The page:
In October of 1926 tragedy struck along the GF&A Railroad. Sarah Emma Ferrell, Jonnie M. Ferrell Sutton, Ira Sutton, and Annie C. Moore Ferrell were taking a trip in Ira’s new Overland Sedan to a poultry farm to purchase food for the upcoming holidays. The poultry farm was located in the Gossitt Mill Community which was west of the GF&A Railroad. Even though it was in the 1920’s when automobiles began becoming popular, many people were still unfamiliar with driving certain styles.
This was the case on October 28th, 1926 when Annie asked Ira if she could try driving his Overland sedan, a car she wasn’t as familiar driving as the Model “T” Ford. The Overland car had a three-speed sliding gear transmission with a conventional clutch which the Model “T” Ford was not equipped with. On their way back from the poultry farm, the car stalled while slowly crossing over the GF&A Railroad and they were struck by a GF&A train. The train was traveling at a speed of around 30 miles per hour and the amount of distance required to stop the train was not avaible in this situation. The GF&A railroad was busy transporting freight and passengers from Carrabelle, on the Gulf Coast, to Richland Georgia. Sarah Emma Ferrell and Jonnie M. Ferrell Sutton died immediately on impact, Annie C. Moore died from injuries three days later and Ira Sutton lived but never fully recovered from his injuries; he died 19 years after the crash from a cerebral stroke. The crumbled up Overland automobile still remains at the crash site along the GF&A railroad and is one of the few pieces of the rails history that can be seen to this day.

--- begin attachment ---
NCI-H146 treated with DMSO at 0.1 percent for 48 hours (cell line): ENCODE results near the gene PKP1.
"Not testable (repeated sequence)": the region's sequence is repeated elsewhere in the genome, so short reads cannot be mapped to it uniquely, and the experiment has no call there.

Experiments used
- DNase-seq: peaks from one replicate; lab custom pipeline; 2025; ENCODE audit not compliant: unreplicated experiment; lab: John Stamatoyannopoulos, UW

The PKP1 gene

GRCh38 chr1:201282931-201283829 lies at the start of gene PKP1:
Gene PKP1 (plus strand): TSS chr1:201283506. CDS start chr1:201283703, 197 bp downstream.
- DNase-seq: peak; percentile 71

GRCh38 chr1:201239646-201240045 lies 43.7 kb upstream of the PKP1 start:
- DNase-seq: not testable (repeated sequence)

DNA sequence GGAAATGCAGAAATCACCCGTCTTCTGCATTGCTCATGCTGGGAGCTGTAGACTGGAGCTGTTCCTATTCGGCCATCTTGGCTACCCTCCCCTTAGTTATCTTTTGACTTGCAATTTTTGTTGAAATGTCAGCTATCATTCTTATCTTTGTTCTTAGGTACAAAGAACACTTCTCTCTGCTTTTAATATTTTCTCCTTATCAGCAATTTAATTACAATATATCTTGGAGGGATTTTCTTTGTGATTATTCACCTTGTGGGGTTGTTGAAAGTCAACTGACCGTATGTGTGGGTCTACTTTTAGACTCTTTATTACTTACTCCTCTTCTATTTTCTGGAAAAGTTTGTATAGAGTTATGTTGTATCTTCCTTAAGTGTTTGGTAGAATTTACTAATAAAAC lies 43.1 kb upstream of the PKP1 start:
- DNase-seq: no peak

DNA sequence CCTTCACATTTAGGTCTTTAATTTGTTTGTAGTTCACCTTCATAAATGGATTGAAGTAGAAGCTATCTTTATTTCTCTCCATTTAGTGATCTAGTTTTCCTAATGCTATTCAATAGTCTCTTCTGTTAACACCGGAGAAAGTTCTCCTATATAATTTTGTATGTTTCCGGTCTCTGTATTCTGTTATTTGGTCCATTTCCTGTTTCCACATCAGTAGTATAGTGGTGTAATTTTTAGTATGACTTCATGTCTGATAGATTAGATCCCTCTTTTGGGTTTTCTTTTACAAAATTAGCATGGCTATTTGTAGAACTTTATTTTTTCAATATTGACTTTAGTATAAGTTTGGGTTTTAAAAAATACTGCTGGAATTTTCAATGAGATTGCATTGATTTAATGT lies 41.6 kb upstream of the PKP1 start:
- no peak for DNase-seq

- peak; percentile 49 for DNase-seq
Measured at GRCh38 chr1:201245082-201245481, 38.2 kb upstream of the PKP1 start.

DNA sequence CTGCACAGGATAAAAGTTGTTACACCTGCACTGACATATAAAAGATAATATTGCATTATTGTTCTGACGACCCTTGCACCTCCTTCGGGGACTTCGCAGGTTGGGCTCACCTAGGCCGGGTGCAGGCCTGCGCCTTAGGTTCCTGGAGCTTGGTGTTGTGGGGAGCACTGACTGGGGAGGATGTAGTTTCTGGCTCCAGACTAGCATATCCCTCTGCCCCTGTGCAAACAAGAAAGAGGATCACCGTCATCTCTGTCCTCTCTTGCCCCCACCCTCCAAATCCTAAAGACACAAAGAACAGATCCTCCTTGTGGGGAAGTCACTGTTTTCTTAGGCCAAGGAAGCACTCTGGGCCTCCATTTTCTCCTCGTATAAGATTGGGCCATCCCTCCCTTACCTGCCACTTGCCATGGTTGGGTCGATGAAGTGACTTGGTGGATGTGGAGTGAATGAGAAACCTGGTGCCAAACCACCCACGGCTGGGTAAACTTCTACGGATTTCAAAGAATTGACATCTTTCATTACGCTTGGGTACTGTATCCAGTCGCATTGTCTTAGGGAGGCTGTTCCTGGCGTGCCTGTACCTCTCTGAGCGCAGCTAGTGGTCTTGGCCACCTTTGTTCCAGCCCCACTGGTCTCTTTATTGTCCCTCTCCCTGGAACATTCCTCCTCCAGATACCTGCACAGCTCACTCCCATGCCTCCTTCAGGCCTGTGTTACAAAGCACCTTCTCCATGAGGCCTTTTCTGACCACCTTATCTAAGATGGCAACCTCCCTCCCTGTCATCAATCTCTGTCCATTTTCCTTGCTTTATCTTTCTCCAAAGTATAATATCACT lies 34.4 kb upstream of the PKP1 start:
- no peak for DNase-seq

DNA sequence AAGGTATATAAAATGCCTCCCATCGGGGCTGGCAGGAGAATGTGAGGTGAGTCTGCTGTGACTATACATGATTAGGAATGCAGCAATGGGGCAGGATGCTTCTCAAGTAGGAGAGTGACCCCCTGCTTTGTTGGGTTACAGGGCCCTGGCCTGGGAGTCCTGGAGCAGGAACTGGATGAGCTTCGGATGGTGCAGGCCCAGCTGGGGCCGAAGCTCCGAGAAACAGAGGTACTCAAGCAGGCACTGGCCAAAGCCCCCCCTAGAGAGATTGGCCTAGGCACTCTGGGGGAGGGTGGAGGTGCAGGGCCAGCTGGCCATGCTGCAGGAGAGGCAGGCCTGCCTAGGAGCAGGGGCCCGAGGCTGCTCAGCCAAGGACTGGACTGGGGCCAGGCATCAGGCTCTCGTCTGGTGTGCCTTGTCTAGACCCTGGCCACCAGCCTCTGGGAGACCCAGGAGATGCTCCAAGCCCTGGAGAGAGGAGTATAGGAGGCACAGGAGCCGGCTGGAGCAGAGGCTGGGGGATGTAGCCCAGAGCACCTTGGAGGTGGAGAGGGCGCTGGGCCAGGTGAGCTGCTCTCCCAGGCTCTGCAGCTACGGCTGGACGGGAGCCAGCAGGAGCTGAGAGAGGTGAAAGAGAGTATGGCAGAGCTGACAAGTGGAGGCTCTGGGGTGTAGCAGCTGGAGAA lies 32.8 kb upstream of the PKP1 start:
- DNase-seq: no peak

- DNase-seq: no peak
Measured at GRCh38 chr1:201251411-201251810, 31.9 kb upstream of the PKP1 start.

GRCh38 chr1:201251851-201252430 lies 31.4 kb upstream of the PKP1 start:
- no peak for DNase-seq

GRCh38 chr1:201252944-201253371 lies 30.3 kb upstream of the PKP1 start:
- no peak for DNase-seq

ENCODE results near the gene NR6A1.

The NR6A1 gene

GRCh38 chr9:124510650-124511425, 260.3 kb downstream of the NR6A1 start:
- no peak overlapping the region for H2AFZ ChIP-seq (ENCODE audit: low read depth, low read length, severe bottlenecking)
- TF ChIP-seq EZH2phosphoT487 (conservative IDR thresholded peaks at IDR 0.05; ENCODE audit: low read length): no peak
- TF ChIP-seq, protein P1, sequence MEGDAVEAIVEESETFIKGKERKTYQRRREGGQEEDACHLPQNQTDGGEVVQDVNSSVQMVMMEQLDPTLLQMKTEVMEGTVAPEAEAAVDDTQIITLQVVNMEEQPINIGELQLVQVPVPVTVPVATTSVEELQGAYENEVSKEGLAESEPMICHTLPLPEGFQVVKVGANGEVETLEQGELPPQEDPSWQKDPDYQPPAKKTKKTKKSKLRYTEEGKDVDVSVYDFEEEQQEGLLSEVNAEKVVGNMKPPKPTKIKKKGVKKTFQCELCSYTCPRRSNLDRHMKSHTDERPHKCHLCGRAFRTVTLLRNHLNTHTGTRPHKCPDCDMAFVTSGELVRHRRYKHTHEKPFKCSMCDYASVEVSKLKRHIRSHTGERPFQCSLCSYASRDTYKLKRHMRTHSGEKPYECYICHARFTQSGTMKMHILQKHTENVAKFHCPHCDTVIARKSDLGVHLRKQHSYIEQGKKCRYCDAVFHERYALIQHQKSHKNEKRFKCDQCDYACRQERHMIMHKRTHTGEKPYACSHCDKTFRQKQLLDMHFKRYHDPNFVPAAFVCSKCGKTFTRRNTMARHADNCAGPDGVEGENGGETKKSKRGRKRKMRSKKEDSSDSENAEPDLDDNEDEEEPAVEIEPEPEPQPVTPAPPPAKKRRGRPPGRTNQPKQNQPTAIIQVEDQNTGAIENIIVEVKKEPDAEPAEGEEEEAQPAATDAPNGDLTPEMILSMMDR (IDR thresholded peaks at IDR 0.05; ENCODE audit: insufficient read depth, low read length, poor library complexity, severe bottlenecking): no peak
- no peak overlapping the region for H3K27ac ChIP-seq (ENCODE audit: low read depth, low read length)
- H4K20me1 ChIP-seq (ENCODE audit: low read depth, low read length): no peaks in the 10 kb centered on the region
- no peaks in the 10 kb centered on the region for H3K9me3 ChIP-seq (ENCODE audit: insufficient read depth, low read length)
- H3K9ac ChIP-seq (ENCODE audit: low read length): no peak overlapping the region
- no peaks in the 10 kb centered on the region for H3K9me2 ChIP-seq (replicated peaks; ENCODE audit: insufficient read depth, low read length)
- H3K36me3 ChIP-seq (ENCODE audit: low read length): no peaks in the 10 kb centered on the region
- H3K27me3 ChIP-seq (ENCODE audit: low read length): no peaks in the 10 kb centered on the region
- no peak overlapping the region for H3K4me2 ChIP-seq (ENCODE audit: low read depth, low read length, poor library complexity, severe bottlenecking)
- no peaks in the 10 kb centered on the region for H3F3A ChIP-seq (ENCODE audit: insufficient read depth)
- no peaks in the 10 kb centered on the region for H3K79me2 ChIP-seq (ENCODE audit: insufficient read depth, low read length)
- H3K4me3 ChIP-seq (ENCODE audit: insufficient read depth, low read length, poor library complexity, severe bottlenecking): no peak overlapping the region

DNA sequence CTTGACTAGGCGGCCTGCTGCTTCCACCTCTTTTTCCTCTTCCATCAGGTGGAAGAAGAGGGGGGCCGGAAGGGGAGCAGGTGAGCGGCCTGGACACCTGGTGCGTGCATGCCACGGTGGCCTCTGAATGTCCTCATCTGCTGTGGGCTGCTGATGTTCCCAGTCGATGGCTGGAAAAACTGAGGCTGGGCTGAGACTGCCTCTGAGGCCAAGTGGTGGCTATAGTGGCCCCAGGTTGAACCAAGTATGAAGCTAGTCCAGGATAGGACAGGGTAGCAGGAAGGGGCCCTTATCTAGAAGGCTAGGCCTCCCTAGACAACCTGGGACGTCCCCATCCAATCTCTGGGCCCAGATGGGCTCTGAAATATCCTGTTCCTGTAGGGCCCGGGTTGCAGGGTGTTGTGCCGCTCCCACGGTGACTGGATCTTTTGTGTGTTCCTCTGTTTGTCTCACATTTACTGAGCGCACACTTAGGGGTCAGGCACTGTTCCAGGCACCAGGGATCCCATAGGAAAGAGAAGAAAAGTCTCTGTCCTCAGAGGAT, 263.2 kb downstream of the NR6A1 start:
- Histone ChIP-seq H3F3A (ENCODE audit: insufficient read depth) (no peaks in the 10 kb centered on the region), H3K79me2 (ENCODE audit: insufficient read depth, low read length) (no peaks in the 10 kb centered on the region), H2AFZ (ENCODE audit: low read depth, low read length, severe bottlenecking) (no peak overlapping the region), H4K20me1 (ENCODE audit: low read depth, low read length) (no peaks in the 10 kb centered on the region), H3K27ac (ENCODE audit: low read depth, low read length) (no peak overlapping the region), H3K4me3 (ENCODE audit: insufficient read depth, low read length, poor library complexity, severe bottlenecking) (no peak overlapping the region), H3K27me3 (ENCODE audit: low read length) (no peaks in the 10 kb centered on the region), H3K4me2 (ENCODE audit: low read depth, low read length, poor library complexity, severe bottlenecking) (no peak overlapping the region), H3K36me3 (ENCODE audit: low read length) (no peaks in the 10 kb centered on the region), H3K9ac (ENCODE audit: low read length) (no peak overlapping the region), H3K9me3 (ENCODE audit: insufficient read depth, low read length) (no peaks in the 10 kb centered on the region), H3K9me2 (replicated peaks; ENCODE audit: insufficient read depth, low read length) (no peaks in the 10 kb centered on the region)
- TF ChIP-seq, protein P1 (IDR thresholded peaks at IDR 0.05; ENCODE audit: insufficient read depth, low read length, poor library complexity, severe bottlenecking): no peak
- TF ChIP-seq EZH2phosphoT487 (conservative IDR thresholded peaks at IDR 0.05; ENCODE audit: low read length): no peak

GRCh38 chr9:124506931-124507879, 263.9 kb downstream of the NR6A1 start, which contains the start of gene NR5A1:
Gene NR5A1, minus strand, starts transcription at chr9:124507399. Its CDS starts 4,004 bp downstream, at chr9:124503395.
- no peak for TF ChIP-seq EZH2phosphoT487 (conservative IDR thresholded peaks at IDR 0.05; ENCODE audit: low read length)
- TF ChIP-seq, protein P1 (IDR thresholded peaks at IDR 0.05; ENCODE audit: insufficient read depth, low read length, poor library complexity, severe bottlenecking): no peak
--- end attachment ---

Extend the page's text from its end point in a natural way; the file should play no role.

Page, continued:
Currently along the GF&A corridor there is a shared-use path, the GF&A at Trout Pond Trailhead. The remainder of this corridor could be a potential rail to trail for the Capital City to the Sea Trails project. There could also be a potential rest stop along the trail where the Overland remains are located. A kiosk could be placed here to tell the story of the accident and allow trail users to learn more about the history of the trail and the area.